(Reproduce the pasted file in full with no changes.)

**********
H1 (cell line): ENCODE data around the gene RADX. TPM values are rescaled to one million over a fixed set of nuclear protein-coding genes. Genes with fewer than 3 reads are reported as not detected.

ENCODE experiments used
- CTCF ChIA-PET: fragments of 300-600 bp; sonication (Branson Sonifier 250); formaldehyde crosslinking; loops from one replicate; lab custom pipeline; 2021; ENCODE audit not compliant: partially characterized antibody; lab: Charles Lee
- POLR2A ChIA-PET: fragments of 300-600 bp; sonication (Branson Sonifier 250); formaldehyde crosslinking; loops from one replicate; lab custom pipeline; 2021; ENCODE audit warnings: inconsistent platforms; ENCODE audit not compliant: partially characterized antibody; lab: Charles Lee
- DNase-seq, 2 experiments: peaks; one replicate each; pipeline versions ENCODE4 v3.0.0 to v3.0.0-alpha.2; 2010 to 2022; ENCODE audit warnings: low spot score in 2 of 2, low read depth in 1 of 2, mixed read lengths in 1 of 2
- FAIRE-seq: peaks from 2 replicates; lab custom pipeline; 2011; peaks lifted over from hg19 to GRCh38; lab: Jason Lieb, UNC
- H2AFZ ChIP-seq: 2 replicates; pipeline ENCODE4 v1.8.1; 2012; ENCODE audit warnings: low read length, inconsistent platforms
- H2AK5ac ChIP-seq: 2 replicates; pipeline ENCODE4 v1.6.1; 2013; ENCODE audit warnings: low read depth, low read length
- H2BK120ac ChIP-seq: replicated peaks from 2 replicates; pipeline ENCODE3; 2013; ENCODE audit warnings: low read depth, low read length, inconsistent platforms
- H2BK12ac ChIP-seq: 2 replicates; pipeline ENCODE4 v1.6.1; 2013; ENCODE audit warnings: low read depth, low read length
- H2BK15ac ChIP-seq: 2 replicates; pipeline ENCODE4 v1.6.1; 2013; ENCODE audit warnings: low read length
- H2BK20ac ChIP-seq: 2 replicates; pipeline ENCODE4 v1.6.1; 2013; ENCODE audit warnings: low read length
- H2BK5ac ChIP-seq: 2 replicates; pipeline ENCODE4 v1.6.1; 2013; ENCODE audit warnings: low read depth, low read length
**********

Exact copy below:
H1 (cell line): ENCODE data around the gene RADX. TPM values are rescaled to one million over a fixed set of nuclear protein-coding genes. Genes with fewer than 3 reads are reported as not detected.

ENCODE experiments used
- CTCF ChIA-PET: fragments of 300-600 bp; sonication (Branson Sonifier 250); formaldehyde crosslinking; loops from one replicate; lab custom pipeline; 2021; ENCODE audit not compliant: partially characterized antibody; lab: Charles Lee
- POLR2A ChIA-PET: fragments of 300-600 bp; sonication (Branson Sonifier 250); formaldehyde crosslinking; loops from one replicate; lab custom pipeline; 2021; ENCODE audit warnings: inconsistent platforms; ENCODE audit not compliant: partially characterized antibody; lab: Charles Lee
- DNase-seq, 2 experiments: peaks; one replicate each; pipeline versions ENCODE4 v3.0.0 to v3.0.0-alpha.2; 2010 to 2022; ENCODE audit warnings: low spot score in 2 of 2, low read depth in 1 of 2, mixed read lengths in 1 of 2
- FAIRE-seq: peaks from 2 replicates; lab custom pipeline; 2011; peaks lifted over from hg19 to GRCh38; lab: Jason Lieb, UNC
- H2AFZ ChIP-seq: 2 replicates; pipeline ENCODE4 v1.8.1; 2012; ENCODE audit warnings: low read length, inconsistent platforms
- H2AK5ac ChIP-seq: 2 replicates; pipeline ENCODE4 v1.6.1; 2013; ENCODE audit warnings: low read depth, low read length
- H2BK120ac ChIP-seq: replicated peaks from 2 replicates; pipeline ENCODE3; 2013; ENCODE audit warnings: low read depth, low read length, inconsistent platforms
- H2BK12ac ChIP-seq: 2 replicates; pipeline ENCODE4 v1.6.1; 2013; ENCODE audit warnings: low read depth, low read length
- H2BK15ac ChIP-seq: 2 replicates; pipeline ENCODE4 v1.6.1; 2013; ENCODE audit warnings: low read length
- H2BK20ac ChIP-seq: 2 replicates; pipeline ENCODE4 v1.6.1; 2013; ENCODE audit warnings: low read length
- H2BK5ac ChIP-seq: 2 replicates; pipeline ENCODE4 v1.6.1; 2013; ENCODE audit warnings: low read depth, low read length